Self Myofascial Release (Foam Rolling!)

by: Samuel Jenkins


foam roller

Let’s talk about foam rolling today! To make a long story short, self-myofascial release it is a method of self-massage, generally using a foam roller, to help release built up scar tissue within the muscles and fascia matrix. Fascia is a thin film of connective tissue that helps interconnect our muscles, bone, and organs together (think of the thin film that you typically find on a chicken breast—that’s fascia!)

The problem is our fascia and muscles, have a tendency to get “stuck” together on a microscopic level. These are called adhesions. Adhesions can form for various reasons, most of which can be attributable to lifestyle such as poor posture, but can also be caused by a particularly intense workout too. These adhesions is our body’s attempt to put on a short term band aid so we can make it through the day and hopefully find time to recover later on. The trouble is most of us can’t find the time to rest properly and allow our bodies to properly recover. Our muscles will eventually get tighter as these adhesions progressively build up. This may eventually lead to loss of range of motion, faulty movement patterns, or painful movement.

This is when a tool such as a foam roller is very handy! By utilizing a foam roller we can apply deep compression to our muscles and fascia- thus breaking up adhesions and helping tight muscles relax. Using foam rolling and proper exercise can really help improve blood circulation, which is absolutely vital for nutrition to properly travel throughout all of your body.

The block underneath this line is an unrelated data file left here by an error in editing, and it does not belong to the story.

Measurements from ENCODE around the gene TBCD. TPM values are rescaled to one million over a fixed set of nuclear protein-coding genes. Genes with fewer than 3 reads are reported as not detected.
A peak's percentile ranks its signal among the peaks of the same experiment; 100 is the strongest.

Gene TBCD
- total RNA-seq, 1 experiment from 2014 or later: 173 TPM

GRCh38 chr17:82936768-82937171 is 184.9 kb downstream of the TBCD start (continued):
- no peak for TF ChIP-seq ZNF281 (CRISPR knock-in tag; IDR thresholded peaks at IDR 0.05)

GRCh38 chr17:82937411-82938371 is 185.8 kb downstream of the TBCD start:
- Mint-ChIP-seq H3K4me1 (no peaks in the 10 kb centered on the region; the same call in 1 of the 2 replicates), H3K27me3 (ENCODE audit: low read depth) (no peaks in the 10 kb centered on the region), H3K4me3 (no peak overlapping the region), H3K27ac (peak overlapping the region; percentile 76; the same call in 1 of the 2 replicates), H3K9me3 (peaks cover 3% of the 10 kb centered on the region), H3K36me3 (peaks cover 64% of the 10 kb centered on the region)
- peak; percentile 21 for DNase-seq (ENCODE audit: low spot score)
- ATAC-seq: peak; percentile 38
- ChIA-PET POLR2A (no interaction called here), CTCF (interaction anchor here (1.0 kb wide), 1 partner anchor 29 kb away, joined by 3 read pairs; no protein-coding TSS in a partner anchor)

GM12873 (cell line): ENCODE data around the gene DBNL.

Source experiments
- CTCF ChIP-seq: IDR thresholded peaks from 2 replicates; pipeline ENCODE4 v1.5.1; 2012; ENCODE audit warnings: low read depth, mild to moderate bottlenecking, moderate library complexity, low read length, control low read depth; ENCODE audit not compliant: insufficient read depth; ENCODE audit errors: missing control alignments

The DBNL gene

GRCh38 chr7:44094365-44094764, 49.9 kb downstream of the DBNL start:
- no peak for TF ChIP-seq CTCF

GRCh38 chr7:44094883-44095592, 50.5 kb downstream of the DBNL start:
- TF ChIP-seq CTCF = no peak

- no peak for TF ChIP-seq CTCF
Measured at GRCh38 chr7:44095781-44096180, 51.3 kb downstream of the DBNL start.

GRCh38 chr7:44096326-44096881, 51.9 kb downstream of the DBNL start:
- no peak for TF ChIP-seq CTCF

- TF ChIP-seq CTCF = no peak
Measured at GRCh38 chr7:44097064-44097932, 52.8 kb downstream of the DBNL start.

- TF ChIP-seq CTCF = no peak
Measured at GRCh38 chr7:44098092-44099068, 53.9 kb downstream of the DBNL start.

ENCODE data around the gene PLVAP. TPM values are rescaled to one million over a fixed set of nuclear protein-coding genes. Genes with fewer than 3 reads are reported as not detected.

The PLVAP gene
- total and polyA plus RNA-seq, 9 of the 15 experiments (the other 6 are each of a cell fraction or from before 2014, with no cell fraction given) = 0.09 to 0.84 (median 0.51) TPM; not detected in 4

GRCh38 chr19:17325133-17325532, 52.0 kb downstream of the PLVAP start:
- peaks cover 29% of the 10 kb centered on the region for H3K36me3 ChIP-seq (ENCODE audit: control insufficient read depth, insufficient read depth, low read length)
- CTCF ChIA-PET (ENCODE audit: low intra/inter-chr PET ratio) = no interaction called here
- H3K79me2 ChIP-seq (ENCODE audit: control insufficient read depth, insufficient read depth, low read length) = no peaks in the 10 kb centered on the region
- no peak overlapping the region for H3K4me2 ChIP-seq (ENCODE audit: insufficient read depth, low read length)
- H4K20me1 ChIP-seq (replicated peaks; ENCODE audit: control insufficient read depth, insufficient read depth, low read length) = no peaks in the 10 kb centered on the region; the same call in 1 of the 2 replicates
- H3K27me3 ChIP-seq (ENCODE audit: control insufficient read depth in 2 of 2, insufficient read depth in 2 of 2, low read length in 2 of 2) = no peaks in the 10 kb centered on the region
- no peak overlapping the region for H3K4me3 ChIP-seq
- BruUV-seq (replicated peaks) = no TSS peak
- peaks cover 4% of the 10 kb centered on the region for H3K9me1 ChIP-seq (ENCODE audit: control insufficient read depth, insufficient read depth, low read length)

Foam rolling can be used before, after or even during your workout between sets. When foam rolling stick to big muscle groups/regions such as the front, back, and side of your thighs. You should seek to apply moderate pressure and roll slowly, when you find a trigger point or tight/painful spot- try and pause on said spot for a few moments and you should feel a gradual release in your muscles. If a spot is too painful to go to directly, slowly foam roll the area surrounding the painful spot then gradually try to work that spot out again. Be careful not to foam roll your joints, but if feeling pain it is generally a good idea to foam roll both above and below the painful joint. Also do not foam roll your lower back, a potential alternative can be a tennis ball or 2 lacrosse balls tied together. Remember after foam rolling to drink plenty of water to help give your body the water it needs to flush itself without dehydrating yourself. Make sure to give your body a day or two to recover before you foam roll that region again. You may also experience some soreness the next day, so make sure to get good sleep and nutrition as well.

Assistant Professor, Kinesiology and Health Studies department